Commentary: Turkey’s Role for Syria
A political solution for Syria requires Washington to resolve differences with Ankara over Kurdish fighters.
IN EARLY APRIL, U.S. President Donald Trump stated his desire to withdraw U.S. troops from Syria as soon as possible. Recently, U.S. officials have indicated that the Trump administration is exploring a plan to build an Arab force in northeastern Syria to replace these U.S. soldiers and support post-ISIS stabilization efforts.
However, Syria cannot be stabilized in a way that prevents the resurgence of ISIS — or the rise of a similar group — as long as the Assad regime remains in power.
The Assad regime’s atrocities in Syria and the power vacuum caused by years of conflict allowed ISIS to grow and reap terror not only inside Syria’s borders but also outside of them, from neighbors like Iraq and Turkey to Europe and even the U.S.
If the U.S. wishes to see a stable post-ISIS Syria, then it will also need to consider a post-Assad Syria, both what it looks like and how we get there.
In this effort, the U.S.’s closest and most effective ally will be Turkey. Ankara is already in close negotiation with Moscow and Tehran, to find a political solution to the crisis.
For the U.S., it is uncomfortable to see Turkey working so closely with Russia and Iran. During his April 12 confirmation hearing, Secretary of State nominee Mike Pompeo responded to a question on the trilateral dialogue between Turkey, Russia, and Iran, saying that “the American people need to be represented at that table” and that “[w]e can be part of that conversation.”
However, while some in Washington choose to interpret Turkey’s dialogue with Russia and Iran as a shift away from NATO, this is not the case. Turkey remains a committed member of NATO, and in fact, it is the member most affected by the crisis in Syria.
During his recent visit to Turkey, NATO Secretary-General Jens Stoltenberg underlined Turkey’s “essential contributions” to the alliance, highlighting Turkey’s efforts in the fight against ISIS as well as Turkish troop involvement in NATO operations and training activities in Afghanistan, Kosovo, and Iraq. He also emphasized that no NATO member has suffered more terrorist attacks than Turkey, saying that it is “the ally most exposed to the instability in this region.”
In fact, it is this very instability that has driven Turkey to cooperate more closely with Russia and Iran rather than working exclusively with its NATO allies.
For Turkey, its cooperation with Russia and Iran is an alliance of convenience that spurs from Turkey’s fears regarding the rise in northern Syria of the Democratic Union Party (PYD) and its armed wing, the People’s Protection Units (YPG), both of which are affiliated with the Kurdistan Workers’ Party (PKK), a U.S.-recognized terrorist organization engaged in direct violence with the Turkish state.
As PKK affiliates, the PYD and YPG directly threaten Turkey’s security, a key example being that multiple terrorist attacks in Turkey in 2016 were conducted by attackers who had spent time training in northern Syria.
Just as the YPG threat has pushed Turkey to work with Russia and Iran to manage the fallout of the Syrian conflict on its own internal security, it has opened a considerable rift between Washington and Ankara due to the former’s insistence on working with the YPG (as part of the Syrian Democratic Forces) to counter ISIS.
However, just as disagreements on the YPG loom over U.S.-Turkey relations in Syria, a different divergence of policy colors Turkey’s relations with Russia and Iran.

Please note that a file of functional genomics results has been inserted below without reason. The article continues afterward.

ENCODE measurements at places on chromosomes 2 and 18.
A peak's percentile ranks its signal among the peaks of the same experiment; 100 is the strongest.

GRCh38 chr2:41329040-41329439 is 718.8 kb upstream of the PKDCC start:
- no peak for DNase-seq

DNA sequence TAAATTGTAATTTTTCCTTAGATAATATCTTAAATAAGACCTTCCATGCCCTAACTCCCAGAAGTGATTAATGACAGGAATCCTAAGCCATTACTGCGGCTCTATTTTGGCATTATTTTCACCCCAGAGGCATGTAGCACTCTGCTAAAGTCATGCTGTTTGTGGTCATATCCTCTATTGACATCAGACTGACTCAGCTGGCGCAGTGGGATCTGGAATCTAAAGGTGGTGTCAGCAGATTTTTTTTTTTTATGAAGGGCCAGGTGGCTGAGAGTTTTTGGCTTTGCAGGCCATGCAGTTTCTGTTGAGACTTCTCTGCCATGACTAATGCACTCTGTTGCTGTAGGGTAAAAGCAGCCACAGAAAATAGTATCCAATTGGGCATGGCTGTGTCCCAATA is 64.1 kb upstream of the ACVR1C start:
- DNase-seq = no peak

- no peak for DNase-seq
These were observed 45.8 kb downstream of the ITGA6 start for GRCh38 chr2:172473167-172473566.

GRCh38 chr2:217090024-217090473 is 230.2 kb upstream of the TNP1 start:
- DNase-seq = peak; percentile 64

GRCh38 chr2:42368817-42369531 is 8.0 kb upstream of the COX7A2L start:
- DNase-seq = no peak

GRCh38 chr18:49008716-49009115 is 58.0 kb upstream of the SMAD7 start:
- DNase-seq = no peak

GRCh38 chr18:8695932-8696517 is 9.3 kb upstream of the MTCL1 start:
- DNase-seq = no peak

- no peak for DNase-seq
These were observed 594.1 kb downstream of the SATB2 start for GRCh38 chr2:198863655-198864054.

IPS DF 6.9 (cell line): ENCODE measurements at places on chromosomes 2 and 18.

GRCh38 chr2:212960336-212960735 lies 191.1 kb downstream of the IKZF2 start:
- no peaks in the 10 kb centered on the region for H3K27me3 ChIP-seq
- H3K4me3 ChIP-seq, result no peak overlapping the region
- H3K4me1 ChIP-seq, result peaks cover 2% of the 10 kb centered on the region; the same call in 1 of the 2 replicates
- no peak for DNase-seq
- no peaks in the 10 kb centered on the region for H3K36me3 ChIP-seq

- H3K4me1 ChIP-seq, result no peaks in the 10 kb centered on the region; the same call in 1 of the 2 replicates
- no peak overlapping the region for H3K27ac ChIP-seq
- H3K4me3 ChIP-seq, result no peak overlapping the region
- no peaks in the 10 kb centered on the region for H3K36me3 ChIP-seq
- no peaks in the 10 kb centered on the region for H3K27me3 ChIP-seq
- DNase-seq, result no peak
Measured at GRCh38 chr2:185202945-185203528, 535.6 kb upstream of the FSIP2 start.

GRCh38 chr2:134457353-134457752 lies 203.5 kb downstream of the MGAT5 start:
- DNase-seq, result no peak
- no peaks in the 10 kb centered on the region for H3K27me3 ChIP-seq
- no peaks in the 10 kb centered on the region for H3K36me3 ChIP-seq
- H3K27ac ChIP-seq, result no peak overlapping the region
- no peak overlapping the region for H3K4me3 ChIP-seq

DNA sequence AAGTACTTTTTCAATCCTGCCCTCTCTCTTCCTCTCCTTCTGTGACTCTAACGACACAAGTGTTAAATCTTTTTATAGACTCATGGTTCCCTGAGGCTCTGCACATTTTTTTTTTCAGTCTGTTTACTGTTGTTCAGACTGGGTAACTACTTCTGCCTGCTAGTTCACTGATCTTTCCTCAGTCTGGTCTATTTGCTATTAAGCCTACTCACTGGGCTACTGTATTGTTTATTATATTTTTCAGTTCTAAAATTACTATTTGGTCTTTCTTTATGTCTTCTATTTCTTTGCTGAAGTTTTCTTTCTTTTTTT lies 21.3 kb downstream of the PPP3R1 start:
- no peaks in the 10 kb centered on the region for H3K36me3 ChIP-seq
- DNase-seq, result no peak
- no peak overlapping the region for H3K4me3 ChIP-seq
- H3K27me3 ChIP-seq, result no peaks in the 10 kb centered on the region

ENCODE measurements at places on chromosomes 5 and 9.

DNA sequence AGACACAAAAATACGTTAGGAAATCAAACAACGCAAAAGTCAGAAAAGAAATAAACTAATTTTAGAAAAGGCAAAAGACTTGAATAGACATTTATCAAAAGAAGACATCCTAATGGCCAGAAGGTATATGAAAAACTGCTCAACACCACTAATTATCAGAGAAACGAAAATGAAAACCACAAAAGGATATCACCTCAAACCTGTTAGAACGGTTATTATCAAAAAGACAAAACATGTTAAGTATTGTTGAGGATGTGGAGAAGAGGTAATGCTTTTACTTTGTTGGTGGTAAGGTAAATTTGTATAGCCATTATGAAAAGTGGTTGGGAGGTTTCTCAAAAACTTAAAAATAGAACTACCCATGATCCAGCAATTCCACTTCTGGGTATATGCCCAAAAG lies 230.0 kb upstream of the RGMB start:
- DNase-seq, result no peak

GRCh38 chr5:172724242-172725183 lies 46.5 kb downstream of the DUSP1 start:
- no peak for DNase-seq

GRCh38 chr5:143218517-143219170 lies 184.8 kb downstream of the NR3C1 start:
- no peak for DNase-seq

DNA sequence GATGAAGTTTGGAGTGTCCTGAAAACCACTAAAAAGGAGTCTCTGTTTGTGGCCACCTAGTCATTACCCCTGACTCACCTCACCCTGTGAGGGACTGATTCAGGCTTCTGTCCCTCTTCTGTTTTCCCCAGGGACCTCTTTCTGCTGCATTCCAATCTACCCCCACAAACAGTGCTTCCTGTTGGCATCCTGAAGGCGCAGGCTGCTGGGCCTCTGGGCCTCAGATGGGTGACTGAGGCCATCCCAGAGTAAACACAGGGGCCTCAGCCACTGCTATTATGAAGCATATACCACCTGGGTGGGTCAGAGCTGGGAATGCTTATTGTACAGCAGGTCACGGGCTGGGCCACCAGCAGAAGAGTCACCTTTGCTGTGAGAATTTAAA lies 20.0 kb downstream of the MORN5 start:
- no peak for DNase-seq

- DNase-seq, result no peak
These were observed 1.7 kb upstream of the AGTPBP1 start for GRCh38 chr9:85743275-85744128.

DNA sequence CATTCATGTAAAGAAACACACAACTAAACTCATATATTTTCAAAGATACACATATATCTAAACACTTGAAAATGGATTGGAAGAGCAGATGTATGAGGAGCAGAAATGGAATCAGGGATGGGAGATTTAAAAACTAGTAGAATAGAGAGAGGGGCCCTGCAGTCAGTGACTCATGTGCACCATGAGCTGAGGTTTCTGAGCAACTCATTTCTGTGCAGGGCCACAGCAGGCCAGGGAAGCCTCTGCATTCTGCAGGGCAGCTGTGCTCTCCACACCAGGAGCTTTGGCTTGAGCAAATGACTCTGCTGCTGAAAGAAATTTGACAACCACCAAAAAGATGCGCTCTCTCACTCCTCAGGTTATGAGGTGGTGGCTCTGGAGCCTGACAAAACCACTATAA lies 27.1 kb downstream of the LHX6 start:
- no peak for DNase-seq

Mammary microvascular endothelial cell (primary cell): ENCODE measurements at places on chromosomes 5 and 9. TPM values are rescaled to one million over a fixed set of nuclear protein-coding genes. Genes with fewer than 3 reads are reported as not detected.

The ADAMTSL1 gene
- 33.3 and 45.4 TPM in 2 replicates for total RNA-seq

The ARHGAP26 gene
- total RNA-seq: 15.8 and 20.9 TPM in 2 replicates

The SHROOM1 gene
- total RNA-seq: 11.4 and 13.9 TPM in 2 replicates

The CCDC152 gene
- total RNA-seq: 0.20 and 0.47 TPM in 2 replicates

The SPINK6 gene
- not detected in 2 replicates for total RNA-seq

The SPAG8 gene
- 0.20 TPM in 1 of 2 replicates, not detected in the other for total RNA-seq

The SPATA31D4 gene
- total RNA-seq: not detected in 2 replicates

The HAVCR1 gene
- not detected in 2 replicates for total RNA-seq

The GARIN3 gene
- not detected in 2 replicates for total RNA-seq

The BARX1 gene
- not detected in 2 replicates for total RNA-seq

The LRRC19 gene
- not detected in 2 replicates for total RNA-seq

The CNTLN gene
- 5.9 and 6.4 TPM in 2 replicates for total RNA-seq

Turkey remains strongly opposed to the continued presence of the Assad regime in Syria. Following the April 7 chemical attack in Douma, Turkish Foreign Minister Mevlut Cavusoglu said that “[t]he Assad regime should absolutely leave power in Syria,” citing Assad’s continued use of chemical as well as conventional weapons against his own people, which has resulted in nearly 1 million deaths.
Following the U.S.-U.K.-France joint strikes on Assad regime targets in the early morning of April 14, Ankara welcomed the response. Turkish President Recep Tayyip Erdogan said that the strikes sent the Assad regime a “message that its massacres wouldn’t be left unanswered.”
Turkey’s Operation Olive Branch against YPG elements in the district of Afrin in northwestern Syria is another key example of both the extent and limitations of Turkey’s relationship with Russia. While the removal of Russian military units from Afrin served as a “green light” for Turkish troops to carry out their operation, now that the Turkish military and the Free Syrian Army (FSA) units it supports have captured the city center, disagreements between Ankara and Moscow are surfacing.
Both Russia and Iran have called on Turkey to hand over the district to the Assad regime, but Turkey has refused. Defense Minister Nurettin Canikli recently said that Turkey will continue operations in the district until all terror risks are eliminated — and he went on to indicate that Ankara will only turn over control of Afrin to the central government in Syria once new leadership has been brought in through elections.
These disagreements underline that for all the ongoing negotiations with Moscow and Tehran, Turkey is far from abandoning NATO for Russia and Iran. As the fight against ISIS winds down, the most pressing concern will be the question that has plagued the international community from the very start of the Syrian conflict: How will we stop the bloodshed?
If the answer is a political solution rather than a sustained military intervention — which the Trump administration seems intent on avoiding — then the U.S. should prioritize resolving differences with Turkey over the YPG so that Washington can work closely with Ankara to ensure that a post-ISIS Syria aligns with U.S. interests in the region.